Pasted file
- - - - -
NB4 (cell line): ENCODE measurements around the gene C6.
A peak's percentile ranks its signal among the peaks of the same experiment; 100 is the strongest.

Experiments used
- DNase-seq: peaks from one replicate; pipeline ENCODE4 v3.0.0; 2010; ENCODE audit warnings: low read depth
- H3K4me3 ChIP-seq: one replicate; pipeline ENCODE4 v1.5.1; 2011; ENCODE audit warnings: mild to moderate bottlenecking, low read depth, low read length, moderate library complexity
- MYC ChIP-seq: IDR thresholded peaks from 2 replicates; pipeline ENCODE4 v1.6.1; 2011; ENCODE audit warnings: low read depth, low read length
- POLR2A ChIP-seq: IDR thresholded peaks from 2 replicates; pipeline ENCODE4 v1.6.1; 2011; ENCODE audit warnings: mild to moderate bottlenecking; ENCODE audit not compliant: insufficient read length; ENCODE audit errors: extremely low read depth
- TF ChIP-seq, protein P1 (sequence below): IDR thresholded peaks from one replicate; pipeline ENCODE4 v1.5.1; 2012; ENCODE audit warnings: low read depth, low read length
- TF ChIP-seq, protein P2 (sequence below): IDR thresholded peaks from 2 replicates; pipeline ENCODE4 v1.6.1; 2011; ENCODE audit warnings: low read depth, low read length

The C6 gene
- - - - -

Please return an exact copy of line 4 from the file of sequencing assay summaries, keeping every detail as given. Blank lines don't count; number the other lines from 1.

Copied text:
- DNase-seq: peaks from one replicate; pipeline ENCODE4 v3.0.0; 2010; ENCODE audit warnings: low read depth